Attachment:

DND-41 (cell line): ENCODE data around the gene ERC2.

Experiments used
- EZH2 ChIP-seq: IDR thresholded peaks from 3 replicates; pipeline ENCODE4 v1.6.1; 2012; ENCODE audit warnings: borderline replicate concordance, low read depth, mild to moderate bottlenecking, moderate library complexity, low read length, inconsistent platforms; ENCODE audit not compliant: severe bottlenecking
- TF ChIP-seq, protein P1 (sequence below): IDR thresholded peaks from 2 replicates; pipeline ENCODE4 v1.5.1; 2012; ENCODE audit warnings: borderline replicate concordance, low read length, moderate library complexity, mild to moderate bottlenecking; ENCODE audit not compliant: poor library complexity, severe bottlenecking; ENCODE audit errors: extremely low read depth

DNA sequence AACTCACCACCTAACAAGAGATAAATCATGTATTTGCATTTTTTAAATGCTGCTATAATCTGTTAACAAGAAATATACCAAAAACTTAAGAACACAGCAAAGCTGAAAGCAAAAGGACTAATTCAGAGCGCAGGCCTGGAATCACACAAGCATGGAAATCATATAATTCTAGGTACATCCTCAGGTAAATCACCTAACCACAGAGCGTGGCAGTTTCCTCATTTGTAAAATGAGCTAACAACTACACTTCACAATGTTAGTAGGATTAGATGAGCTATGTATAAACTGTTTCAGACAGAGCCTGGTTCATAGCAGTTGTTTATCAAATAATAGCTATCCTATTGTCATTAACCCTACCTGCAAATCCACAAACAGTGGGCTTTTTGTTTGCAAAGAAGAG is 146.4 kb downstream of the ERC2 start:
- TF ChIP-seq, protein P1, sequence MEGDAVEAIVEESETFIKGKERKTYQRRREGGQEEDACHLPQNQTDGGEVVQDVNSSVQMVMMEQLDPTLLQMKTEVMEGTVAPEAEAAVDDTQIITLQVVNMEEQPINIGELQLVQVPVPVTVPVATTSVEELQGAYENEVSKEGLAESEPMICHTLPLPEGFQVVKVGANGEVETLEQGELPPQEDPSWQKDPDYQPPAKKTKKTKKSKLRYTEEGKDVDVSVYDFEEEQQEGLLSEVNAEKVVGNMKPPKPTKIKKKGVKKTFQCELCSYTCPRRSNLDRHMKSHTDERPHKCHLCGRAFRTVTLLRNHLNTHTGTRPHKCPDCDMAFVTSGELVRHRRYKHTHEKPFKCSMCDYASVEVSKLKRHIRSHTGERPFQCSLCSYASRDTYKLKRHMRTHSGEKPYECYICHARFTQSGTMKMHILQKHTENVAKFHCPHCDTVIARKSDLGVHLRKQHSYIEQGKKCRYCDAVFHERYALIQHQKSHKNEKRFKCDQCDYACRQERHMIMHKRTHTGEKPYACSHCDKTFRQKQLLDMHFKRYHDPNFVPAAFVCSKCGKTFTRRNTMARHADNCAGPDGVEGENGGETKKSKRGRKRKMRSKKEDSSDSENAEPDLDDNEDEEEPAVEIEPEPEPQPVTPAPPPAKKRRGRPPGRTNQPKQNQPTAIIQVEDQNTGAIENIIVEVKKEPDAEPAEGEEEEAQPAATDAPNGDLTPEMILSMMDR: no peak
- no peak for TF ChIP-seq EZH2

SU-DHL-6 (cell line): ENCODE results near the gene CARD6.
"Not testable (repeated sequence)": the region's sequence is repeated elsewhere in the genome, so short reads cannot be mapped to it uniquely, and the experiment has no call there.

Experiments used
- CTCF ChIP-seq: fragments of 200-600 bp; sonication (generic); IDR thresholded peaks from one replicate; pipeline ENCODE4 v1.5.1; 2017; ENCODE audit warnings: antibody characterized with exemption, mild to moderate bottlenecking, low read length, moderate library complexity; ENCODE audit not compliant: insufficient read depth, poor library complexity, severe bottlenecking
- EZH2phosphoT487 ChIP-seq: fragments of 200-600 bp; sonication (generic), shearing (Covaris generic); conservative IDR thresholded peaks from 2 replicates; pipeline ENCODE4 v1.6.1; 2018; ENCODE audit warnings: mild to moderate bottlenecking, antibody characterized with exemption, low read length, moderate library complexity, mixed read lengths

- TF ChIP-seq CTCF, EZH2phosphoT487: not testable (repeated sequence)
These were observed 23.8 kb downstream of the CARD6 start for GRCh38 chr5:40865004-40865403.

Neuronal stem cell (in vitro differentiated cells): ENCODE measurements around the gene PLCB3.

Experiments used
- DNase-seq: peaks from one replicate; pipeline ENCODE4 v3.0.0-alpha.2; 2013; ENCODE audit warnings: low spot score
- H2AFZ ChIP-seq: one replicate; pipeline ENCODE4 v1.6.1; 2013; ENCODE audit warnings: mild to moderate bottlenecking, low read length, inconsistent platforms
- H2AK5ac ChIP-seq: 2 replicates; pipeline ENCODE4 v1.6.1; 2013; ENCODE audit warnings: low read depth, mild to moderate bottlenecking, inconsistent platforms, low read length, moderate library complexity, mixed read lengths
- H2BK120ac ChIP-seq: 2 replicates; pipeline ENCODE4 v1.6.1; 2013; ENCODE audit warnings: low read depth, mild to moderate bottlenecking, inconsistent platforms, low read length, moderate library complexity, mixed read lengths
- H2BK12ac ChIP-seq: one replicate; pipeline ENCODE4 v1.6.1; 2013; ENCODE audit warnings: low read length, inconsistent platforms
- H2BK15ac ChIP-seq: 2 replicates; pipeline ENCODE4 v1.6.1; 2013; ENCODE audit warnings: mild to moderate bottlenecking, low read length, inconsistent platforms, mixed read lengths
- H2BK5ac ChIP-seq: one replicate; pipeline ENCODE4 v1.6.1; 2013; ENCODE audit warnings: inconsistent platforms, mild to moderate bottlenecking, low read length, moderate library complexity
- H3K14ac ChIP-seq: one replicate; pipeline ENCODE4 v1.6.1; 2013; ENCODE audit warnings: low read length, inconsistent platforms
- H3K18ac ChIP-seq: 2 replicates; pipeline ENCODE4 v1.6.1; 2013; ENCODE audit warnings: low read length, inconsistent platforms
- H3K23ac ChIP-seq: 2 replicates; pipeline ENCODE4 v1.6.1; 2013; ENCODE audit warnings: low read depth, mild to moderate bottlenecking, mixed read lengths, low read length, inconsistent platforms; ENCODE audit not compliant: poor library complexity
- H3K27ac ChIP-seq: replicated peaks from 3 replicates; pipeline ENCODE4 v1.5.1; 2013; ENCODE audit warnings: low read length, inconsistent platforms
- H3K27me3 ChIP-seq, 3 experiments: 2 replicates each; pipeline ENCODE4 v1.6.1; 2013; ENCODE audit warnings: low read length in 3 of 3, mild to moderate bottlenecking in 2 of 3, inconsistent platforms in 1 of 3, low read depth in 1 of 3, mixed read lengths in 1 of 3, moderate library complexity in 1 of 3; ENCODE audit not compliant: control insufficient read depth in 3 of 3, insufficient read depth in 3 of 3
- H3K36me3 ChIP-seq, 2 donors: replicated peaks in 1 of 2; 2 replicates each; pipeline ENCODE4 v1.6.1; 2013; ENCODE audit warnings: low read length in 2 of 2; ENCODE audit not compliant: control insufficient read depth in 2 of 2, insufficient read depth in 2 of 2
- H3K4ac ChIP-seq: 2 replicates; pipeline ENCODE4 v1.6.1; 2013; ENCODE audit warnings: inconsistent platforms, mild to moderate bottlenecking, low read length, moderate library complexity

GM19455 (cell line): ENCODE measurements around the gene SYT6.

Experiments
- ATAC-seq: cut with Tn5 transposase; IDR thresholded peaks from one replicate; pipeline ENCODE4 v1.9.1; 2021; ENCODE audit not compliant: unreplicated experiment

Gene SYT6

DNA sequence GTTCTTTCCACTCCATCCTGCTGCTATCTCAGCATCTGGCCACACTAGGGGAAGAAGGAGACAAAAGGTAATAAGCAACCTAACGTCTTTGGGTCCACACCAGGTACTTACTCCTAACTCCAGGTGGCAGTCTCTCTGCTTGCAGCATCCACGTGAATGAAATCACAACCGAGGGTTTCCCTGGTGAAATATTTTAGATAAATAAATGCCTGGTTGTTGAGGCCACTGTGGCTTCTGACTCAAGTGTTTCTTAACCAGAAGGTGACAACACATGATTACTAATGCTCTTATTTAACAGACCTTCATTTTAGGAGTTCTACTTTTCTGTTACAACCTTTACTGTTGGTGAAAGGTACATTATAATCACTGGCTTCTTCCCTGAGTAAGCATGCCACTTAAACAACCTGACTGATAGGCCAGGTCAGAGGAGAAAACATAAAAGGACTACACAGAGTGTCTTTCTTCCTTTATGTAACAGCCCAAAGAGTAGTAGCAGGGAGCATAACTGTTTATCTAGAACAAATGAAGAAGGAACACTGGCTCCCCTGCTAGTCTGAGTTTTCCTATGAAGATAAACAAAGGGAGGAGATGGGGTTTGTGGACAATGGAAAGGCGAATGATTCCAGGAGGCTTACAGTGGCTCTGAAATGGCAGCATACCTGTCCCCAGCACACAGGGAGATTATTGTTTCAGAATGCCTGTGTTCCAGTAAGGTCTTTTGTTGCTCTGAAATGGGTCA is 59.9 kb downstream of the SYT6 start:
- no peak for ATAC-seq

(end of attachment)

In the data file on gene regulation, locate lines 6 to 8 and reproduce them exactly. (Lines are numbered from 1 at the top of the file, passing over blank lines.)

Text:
- TF ChIP-seq, protein P1, sequence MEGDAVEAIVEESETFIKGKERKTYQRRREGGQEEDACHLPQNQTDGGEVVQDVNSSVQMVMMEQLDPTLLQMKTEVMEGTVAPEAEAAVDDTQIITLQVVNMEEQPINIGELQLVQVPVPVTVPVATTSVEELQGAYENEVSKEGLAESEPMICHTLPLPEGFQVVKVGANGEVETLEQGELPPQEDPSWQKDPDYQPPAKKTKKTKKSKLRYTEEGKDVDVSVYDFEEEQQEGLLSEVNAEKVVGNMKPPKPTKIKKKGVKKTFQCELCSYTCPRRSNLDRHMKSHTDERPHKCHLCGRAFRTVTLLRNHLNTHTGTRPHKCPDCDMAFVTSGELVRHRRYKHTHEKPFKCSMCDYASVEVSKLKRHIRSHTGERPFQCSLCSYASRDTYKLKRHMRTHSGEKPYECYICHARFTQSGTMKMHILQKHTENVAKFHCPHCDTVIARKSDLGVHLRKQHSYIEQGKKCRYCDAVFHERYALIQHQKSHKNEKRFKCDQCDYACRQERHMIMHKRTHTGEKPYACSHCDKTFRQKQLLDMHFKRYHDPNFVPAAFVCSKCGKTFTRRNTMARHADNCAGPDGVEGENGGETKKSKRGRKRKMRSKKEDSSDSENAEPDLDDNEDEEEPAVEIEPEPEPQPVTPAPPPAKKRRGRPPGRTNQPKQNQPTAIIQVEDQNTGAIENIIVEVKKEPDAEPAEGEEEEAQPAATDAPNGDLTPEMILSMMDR: no peak
- no peak for TF ChIP-seq EZH2

SU-DHL-6 (cell line): ENCODE results near the gene CARD6.